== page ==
July 18, 2016
Tigers: Smelling in High Def
- as seen by -Erin Mowatt
Humans have five senses (sight, smell, taste, hearing, and touch), however, cats have an extra sense. They have something called the vomeronasal organ, or the Jacobson organ, which processes information somewhere between smell and taste.
The Amur tiger pictured here is making what I like to call a “stinky face” – it is actually called the flehmen response. In German, the word flehmen means lip curl or curl of the upper lip. A tiger opens wide to allow the scent to reach the roof of its mouth where the Jacobson organ is located.
The Jacobson organ is important for mating, marking territory, and intraspecific communication. Tigers use the flehmen response when investigating different scents left by other tigers. It’s like smelling in high definition. A male tiger can actually tell if a female is ready to mate by smelling her urine. Many other species, including snakes and hoofstock, have this special organ as well.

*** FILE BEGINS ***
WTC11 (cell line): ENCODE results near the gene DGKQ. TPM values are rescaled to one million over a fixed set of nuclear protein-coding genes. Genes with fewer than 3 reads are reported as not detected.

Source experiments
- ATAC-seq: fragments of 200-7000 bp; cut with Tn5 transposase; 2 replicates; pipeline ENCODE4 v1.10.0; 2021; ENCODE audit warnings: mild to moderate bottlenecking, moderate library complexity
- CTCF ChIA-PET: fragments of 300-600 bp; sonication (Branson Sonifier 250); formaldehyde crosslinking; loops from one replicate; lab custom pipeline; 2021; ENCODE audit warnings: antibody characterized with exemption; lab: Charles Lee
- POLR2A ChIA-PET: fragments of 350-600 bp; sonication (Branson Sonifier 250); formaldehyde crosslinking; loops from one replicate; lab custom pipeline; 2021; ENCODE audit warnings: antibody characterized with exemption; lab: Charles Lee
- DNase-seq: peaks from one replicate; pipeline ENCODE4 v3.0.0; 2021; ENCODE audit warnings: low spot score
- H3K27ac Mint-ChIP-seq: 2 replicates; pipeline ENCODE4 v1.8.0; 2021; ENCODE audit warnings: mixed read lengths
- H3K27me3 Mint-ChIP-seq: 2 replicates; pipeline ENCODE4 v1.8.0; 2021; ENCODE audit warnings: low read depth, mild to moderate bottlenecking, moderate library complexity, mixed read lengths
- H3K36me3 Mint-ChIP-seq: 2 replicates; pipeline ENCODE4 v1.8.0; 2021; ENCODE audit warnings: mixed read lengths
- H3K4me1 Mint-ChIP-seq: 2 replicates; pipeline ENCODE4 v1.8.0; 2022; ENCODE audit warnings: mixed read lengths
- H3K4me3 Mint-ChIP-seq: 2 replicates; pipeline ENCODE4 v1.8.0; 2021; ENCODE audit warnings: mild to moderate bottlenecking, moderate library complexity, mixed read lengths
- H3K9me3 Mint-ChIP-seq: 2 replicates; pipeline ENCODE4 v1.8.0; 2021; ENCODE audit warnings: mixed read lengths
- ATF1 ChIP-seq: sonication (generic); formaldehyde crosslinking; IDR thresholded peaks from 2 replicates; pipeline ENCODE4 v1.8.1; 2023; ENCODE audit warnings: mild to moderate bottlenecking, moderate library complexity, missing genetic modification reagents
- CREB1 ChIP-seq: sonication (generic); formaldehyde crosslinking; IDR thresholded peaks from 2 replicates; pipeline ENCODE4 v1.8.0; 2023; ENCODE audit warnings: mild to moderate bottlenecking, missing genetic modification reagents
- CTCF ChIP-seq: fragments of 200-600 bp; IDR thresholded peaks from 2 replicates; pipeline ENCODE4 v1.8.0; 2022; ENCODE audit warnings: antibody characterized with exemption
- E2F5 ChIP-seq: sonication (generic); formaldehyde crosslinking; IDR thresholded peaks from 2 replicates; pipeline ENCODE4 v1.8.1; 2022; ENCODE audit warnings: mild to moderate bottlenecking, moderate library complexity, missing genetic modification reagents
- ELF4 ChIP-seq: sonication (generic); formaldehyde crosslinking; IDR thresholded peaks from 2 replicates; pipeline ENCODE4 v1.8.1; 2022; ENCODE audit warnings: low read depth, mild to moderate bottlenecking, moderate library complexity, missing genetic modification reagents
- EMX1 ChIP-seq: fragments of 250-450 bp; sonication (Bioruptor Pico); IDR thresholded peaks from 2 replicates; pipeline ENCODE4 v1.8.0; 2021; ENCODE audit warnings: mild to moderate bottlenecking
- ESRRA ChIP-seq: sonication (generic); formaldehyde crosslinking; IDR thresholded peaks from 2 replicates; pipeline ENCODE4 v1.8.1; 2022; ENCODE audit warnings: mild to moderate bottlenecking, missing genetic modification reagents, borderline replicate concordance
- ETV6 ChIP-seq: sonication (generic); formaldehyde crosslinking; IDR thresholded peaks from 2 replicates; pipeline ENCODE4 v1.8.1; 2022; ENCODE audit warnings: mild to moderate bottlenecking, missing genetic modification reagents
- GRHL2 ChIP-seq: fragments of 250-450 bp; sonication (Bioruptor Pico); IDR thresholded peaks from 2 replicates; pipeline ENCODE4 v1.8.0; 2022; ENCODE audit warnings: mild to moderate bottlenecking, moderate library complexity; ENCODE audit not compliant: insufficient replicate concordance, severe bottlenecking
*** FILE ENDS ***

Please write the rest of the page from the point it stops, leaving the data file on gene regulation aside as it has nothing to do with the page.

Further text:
Watch for species performing the flehmen response when visiting any of Wildlife Conservation Society zoos and aquarium.
EDITOR’S NOTE: National Zoo Keeper Week is July 16-24. Wild View is featuring posts by our Wildlife Conservation Society zoo keepers. For more on activities at our wildlife parks during keeper week, visit the Bronx Zoo’s #Keeperweek Challenge, Prospect Park Zoo’s National Zoo Keeper Week, and check for keeper chats at the Bronx Zoo, Central Park Zoo, New York Aquarium, Prospect Park Zoo, and Queens Zoo.